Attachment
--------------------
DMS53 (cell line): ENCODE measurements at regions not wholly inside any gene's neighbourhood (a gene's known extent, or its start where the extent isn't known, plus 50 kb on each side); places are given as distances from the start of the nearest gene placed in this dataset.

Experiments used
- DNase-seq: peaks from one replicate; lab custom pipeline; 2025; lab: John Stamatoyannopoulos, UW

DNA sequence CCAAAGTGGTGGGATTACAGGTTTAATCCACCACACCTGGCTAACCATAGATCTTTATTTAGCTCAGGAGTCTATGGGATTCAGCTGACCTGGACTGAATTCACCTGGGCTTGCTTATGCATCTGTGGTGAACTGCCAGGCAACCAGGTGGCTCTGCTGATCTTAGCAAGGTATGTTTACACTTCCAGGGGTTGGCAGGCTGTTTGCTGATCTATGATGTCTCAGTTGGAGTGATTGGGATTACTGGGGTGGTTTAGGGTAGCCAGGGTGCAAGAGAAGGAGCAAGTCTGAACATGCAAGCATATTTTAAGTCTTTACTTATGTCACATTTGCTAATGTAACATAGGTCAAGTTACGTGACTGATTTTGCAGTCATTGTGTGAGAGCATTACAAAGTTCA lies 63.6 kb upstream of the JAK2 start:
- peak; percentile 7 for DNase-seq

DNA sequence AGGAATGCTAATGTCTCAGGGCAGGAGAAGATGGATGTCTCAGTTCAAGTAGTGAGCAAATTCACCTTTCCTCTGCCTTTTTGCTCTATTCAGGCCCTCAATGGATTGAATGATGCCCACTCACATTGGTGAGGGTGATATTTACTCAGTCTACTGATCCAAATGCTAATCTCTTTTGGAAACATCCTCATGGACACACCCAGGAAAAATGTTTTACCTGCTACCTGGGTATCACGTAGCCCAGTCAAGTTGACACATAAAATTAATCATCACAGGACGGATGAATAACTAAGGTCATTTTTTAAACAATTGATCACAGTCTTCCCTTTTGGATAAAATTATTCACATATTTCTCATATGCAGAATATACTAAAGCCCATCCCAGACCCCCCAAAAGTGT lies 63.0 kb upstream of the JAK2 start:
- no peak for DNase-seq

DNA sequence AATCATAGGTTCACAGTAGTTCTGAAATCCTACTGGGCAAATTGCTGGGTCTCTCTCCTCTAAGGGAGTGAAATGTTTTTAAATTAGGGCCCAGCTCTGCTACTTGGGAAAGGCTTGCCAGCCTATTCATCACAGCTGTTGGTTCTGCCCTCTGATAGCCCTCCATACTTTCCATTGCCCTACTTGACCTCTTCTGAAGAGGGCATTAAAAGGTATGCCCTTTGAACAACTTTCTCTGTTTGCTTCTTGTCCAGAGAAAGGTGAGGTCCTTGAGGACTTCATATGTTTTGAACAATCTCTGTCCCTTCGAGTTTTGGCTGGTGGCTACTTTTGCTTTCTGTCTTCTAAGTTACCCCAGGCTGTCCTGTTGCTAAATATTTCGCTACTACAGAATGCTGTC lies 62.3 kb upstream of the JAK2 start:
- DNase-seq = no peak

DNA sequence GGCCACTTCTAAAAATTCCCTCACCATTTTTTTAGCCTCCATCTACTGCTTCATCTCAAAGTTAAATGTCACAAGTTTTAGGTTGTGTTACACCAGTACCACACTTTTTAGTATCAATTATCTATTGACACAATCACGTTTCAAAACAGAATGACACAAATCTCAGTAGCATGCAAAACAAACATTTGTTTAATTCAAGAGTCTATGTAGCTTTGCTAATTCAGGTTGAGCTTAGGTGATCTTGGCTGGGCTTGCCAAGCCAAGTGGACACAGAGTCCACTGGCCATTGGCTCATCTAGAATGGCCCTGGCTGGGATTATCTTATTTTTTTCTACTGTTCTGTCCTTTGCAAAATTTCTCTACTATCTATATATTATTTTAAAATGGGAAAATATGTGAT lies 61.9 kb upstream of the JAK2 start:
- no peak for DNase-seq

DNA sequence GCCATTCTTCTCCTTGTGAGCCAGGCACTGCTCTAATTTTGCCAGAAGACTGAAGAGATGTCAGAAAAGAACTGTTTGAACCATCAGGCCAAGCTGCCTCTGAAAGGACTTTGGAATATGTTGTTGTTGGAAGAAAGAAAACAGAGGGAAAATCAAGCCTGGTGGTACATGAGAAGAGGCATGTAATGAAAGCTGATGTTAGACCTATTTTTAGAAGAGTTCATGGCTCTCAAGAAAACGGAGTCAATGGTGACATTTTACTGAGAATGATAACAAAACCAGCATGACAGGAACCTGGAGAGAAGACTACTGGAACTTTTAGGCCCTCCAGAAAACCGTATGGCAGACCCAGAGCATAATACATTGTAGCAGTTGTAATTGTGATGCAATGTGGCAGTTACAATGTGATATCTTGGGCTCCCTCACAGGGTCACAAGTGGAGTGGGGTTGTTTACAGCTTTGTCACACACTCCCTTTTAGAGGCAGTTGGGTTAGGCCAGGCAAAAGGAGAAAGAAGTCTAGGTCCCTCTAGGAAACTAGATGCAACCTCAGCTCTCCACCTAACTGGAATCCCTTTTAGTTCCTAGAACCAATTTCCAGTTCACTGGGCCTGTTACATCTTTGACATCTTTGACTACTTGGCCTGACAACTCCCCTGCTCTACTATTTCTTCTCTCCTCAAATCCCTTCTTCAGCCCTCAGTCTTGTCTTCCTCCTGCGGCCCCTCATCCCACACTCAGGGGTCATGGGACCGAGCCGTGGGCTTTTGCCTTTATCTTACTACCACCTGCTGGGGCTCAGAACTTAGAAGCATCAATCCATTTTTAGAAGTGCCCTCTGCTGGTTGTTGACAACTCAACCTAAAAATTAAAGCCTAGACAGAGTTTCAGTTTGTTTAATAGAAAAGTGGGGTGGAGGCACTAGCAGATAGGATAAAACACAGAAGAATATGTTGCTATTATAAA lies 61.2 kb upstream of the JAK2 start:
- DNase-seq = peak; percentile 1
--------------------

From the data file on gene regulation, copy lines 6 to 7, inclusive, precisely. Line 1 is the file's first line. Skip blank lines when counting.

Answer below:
DNA sequence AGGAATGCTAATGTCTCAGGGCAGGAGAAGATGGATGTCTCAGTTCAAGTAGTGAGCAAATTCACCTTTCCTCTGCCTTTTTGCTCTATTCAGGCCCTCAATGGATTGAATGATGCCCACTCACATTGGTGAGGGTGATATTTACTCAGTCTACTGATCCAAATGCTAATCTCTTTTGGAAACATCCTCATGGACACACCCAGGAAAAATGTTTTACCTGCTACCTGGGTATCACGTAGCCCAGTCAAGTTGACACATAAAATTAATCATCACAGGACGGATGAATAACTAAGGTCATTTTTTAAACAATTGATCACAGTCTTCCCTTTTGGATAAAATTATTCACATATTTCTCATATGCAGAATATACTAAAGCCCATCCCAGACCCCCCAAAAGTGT lies 63.0 kb upstream of the JAK2 start:
- no peak for DNase-seq